Bibliography: p. 243.
|Statement||Lewis Solmon, Nancy L. Ochsner, Margo-Lea Hurwicz.|
|Contributions||Ochsner, Nancy L., joint author., Hurwicz, Margo-Lea, joint author.|
|LC Classifications||HD6278.U5 S64|
|The Physical Object|
|Pagination||xv, 243 p. ;|
|Number of Pages||243|
|LC Control Number||79016049|
In numerous industries beyond academia, PhDs engage in, and are specifically sought for, research, writing, public service, consulting, advising, teaching, and publishing. Below you will find information on careers and industries in which the transferable skills of PhDs in the humanities . In recent years, research published by Humanities Indicators, among others, has revealed that humanities PhDs pursue careers in many different professions—both inside and outside academia. Yet most humanities PhD programs in the United States still prepare students primarily for tenure-track professor positions at colleges and universities. PhD graduates in the humanities need to cultivate more varied career paths. Canadian universities need to reform the culture of the humanities so that careers outside the university are seen to Author: Paul Yachnin. “Alt-ac Advisor offers practical how-to advice and resources for humanities and social science PhDs exploring alternative careers outside of academia.” Yup! A new, most welcome addition to the post-PhD web. Written and curated by Josh Cracraft, a Brandeis PhD. Beyond Academia.
Alternative Careers for PhDs in the Humanities, a colloquium hosted by the Comparative Studies Department at the Ohio State University Free and open to all September , on OSU campus, Columbus Ohio Contact: [email protected] PhD Study in the Arts and Humanities. PhDs & Doctorates for Nurses. PhD Research in Computing. Types of PhD. I was going to entitle this article “Alternative careers to academia for PhD holders.” book chapters and presented at conferences. M uch attention has been paid to the problems graduates face in finding jobs in the current economic climate. However, spare a thought for PhD students who, especially in the humanities . Some programs talk about alternative career pathways for their graduates. I got in the habit of looking at lists of graduates, for: a) names affiliated with software companies and other for-profits, nonprofit organizations, cultural institutions, and foundations / the NEH; and how the program talked about these graduates, and about non-academic.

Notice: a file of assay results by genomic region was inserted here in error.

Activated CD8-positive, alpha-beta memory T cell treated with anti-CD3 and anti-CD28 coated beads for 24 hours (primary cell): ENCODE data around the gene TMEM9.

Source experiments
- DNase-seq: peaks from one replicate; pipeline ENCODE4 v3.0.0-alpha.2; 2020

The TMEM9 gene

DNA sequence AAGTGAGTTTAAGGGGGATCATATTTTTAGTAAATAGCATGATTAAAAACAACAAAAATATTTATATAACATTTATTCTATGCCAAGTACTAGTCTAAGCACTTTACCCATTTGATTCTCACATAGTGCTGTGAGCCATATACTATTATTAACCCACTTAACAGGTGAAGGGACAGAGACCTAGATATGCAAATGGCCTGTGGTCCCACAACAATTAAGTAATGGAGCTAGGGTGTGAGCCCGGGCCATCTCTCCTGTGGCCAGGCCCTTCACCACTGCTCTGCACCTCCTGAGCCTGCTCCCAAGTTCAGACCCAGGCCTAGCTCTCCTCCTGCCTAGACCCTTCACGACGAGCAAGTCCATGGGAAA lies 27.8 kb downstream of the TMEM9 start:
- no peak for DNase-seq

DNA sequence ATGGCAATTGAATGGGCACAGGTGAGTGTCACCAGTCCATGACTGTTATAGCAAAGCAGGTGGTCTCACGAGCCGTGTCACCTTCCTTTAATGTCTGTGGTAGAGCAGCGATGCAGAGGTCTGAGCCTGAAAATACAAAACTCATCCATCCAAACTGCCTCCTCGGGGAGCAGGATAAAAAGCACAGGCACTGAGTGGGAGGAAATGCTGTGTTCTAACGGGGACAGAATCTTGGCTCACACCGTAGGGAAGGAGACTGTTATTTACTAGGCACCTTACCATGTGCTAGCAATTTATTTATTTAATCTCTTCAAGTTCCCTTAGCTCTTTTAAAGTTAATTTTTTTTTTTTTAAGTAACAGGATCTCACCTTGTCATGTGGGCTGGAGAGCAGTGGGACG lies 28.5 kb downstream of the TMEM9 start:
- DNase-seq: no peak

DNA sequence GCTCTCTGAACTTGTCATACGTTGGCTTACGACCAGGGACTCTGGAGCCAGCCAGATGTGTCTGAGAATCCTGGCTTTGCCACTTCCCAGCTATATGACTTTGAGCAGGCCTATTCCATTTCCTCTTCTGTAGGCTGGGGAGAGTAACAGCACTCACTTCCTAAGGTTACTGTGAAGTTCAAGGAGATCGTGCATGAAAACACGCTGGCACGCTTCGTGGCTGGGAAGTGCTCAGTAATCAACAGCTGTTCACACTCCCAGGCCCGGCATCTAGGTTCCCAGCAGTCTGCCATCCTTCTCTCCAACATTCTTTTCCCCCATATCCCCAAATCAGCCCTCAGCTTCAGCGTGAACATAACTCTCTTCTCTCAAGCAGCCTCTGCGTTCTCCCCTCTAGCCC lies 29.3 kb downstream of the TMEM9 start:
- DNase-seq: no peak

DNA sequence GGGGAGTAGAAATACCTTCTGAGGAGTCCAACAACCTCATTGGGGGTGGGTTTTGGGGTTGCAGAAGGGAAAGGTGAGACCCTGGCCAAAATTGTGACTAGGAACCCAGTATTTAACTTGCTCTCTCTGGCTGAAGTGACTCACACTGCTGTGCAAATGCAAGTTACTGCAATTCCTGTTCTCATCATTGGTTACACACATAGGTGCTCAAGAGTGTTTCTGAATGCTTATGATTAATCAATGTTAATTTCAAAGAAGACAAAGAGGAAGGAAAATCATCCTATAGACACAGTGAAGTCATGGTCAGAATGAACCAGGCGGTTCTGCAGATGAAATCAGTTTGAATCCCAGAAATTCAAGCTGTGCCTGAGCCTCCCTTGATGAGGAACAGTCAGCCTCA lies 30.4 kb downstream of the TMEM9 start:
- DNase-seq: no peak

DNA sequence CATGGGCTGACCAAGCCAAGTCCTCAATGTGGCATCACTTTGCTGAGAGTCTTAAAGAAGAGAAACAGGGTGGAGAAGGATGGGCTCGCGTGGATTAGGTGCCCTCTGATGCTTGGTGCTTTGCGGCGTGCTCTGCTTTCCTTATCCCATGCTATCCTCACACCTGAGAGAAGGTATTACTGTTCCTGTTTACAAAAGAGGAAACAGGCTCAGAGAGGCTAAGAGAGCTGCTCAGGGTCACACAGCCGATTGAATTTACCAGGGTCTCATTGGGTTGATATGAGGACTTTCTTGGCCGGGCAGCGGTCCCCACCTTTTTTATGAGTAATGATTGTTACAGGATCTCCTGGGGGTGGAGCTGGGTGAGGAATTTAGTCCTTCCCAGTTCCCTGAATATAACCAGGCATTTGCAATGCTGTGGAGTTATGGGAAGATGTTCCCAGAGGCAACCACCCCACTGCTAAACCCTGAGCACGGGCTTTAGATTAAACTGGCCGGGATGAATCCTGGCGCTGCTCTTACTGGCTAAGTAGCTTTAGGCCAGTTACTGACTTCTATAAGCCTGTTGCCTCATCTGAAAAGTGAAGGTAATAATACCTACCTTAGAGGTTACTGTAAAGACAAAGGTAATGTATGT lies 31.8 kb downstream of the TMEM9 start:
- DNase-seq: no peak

But even when you take into account the limitations in the data, it is clear that Ph.D.s have been successfully finding alternative careers for a . An alternative approach to finding a career is to focus on something you care about and explore what sorts of jobs people do related to that field or topic. Enthusiasm and passion, some knowledge of a topic or field, coupled with an ability to learn fast and all those other PhD related skills might be an attractive package for a prospective. Publishing jobs are available to humanities graduates in both scholarly and non-academic presses. Editing is the most common position because it relies on the analytical and research skills common. May, Ernest R. and D.G. Blaney, Careers for Humanists. New York: Academic P, Jacobs, Rita D. The Useful Humanists: Alternative Careers for PhDs in the Humanities. New York: Rockefeller Foundation, Sojourns, a computerized database (at the International Students’ Centre) of jobs elsewhere in the world.